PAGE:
Just like any polytheistic religious system, the religion of ancient Egypt had scores of gods who were arranged into a hierarchy, at the top of which was the most powerful god. Some of the most important and powerful religious gods included the royal patron called Horus, the sun god Ra, and the mother goddess Isis. During the Middle Kingdom, Amun assumed the status of the royal patron. It was also common for ancient Egypt religious gods to be depicted in the form of animals indicating the particular nature of gods. For instance Anubis, who was the god of funerals, was portrayed in the form of a jackal which depicted its nature of corrupting the body.
Various ancient Egypt religious facts were similar to other ancient polytheistic systems such as found in Greece and India. For instance, some of the most important elements were specific functions associated with gods and mythologies that traced the lineage of gods with Pharaohs. Mythologies were generally symbolical stories that explained the roles of gods and their powers over nature.
Important texts of ancient Egypt religion can be classified into ritual texts, prayer and hymn texts, and funerary texts. Grand templates were built in every major town of the kingdom and significant resources were reserved for these places of worship. The Egyptians also had various religious festivals and ceremonies such as Sed festival and Opet festival. These festivals celebrated the powers of the gods and Pharaohs, and allowed the citizen of Egypt to show their respect.
The History of Religion in Ancient Egypt
It is hard to trace the beginnings of ancient Egypt religion’s history as the geological evidence is scanty. The history extends well into the Pre-dynastic period during which people had beliefs in the afterlife. Before the dynastic era, each region had its own set of deities. When one region defeated the other, the gods of the former assumed more importance and the gods of the latter were generally relegated to oblivion or were given secondary importance. At the earlier stages of ancient Egypt religion, templates were small and temporary. However, with the passage of time, more elaborate templates with grand structures began to be built. The cult of divine Pharaoh assumed its godly powers after the unification of Egypt around 3000BC.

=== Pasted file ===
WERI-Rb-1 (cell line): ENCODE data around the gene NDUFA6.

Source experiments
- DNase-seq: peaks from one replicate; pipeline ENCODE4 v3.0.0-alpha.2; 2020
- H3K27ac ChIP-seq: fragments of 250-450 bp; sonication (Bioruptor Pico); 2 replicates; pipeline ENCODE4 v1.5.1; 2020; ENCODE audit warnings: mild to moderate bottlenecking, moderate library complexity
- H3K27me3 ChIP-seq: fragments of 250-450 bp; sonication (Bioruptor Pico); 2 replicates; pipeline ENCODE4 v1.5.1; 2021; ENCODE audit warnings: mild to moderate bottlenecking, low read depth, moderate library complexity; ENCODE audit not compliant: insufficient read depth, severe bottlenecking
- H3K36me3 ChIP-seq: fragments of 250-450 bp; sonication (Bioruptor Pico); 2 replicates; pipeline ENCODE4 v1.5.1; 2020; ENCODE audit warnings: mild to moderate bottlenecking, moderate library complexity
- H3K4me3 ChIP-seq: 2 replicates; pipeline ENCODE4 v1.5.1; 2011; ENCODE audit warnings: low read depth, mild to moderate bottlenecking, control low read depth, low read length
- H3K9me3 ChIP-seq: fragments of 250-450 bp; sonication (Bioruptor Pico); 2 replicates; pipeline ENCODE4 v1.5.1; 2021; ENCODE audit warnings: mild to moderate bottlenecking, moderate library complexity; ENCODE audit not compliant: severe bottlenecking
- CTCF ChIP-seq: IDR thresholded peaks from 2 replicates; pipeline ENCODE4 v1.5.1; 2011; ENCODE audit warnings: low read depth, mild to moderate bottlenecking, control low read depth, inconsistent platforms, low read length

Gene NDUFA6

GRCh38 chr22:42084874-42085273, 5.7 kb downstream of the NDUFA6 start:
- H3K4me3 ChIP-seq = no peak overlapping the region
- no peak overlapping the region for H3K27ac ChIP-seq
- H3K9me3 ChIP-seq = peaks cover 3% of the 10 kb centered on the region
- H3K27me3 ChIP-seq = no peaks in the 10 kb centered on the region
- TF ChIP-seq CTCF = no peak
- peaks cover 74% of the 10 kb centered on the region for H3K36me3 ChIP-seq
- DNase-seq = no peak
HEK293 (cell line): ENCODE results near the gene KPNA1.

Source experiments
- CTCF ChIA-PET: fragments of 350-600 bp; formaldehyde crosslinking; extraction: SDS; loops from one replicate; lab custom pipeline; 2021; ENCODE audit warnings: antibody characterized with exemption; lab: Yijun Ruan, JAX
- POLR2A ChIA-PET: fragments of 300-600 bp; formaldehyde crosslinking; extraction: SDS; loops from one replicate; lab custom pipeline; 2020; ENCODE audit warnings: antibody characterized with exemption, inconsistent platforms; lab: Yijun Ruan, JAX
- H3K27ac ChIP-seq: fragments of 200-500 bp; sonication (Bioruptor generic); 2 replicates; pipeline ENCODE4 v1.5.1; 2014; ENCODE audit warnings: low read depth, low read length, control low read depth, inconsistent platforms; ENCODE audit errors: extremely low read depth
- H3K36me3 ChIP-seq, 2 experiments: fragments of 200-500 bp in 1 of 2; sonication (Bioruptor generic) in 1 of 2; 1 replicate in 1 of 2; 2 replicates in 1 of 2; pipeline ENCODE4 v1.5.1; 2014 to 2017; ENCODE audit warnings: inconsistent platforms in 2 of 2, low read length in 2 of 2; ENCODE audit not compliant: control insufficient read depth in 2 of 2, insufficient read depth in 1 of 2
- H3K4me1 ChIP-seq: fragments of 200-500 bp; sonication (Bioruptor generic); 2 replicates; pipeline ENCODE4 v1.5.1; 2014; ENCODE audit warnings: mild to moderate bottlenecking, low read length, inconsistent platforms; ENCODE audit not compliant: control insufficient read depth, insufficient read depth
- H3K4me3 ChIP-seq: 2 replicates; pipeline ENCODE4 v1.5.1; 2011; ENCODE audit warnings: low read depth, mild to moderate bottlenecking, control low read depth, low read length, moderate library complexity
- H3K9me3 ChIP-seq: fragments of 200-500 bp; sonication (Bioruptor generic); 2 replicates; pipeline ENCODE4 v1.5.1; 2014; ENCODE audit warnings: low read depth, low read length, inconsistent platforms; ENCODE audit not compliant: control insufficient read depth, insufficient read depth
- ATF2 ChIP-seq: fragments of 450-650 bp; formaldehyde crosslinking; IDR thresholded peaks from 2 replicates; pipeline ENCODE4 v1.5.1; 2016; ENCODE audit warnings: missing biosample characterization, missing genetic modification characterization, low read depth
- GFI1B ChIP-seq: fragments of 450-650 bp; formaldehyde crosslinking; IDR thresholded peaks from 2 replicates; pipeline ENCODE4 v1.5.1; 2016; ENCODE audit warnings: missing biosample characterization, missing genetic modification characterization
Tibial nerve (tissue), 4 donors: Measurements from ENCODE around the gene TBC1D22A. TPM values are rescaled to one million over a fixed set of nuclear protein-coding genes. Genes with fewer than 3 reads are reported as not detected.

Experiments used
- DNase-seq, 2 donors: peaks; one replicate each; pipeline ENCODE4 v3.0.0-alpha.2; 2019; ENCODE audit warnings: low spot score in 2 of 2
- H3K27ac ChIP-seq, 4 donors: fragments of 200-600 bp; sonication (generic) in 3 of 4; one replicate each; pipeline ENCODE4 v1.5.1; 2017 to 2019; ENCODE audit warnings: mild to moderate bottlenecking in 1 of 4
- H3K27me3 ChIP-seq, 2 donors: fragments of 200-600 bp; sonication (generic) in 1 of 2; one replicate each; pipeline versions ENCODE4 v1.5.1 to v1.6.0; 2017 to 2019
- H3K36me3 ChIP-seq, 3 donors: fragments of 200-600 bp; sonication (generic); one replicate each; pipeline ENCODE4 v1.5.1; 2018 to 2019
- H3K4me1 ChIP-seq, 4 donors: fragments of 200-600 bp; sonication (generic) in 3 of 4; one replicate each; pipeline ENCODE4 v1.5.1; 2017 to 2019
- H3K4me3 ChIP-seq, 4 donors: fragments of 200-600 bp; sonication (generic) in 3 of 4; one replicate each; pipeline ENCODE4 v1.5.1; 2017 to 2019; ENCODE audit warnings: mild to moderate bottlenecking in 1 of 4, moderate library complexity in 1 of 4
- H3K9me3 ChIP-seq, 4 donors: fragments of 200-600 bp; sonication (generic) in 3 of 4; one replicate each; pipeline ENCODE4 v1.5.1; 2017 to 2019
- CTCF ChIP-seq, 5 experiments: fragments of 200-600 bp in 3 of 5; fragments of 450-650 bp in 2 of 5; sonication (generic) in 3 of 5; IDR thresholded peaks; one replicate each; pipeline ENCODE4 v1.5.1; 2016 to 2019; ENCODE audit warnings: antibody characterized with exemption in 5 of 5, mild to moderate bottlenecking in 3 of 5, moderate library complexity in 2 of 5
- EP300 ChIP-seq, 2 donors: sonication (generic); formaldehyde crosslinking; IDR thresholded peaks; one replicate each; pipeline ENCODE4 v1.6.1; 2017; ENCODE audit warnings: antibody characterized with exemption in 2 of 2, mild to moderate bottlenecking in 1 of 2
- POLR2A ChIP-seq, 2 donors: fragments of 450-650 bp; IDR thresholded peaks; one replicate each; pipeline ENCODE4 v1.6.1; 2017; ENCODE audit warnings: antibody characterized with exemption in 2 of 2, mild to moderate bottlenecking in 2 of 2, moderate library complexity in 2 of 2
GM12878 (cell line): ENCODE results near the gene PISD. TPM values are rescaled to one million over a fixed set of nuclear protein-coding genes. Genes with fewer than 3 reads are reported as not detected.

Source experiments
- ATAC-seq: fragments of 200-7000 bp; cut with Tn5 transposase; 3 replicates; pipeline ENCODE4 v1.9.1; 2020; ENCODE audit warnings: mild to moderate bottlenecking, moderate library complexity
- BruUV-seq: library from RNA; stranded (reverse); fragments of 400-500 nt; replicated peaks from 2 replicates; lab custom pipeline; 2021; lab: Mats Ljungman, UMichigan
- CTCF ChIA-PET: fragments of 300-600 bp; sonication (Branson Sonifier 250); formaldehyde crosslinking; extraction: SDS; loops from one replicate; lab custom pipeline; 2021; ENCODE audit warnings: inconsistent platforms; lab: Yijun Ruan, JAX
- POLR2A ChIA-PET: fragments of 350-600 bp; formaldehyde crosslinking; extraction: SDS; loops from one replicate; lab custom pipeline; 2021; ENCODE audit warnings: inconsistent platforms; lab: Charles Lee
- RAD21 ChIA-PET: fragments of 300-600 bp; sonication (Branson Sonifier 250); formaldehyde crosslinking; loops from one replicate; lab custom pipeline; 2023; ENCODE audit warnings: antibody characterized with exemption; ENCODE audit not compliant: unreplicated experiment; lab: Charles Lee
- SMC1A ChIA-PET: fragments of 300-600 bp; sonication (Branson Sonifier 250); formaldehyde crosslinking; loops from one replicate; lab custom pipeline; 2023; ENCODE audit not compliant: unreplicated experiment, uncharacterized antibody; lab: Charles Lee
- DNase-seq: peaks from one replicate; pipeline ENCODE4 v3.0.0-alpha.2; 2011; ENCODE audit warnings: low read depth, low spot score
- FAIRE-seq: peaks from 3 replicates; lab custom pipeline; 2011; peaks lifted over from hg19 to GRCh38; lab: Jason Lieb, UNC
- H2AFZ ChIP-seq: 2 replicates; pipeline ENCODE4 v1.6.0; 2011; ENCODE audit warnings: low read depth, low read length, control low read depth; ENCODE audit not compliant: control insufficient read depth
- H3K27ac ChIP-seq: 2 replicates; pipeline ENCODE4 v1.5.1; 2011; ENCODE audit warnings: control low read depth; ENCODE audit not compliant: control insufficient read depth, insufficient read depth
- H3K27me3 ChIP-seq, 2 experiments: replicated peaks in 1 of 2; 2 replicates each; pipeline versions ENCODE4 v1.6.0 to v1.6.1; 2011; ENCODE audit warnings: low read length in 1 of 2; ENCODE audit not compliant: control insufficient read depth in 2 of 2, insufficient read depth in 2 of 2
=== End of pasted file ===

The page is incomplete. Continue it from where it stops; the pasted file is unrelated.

The Religion of Ancient Egypt in Summary
The history of ancient Egyptian religion began with scattered record of prayers and haphazard practises. But with the passage of time it became a more organised whole with elaborate rituals and practises. Various official festivals became an integral part of ancient Egypt religion and oracles also assumed an important status because they were thought to act as an intermediary between humans and gods. Other than the concept of gods performing specific functions and the divine personality of pharaoh, the concept of the underworld which was later found in Greek mythology as well. According to this concept, dead people were sent to underworld where they continued to live spiritually but not physically. The temples and tombs produced during the timeline of ancient Egypt are considered among the most magnificent structures enacted by human beings on earth.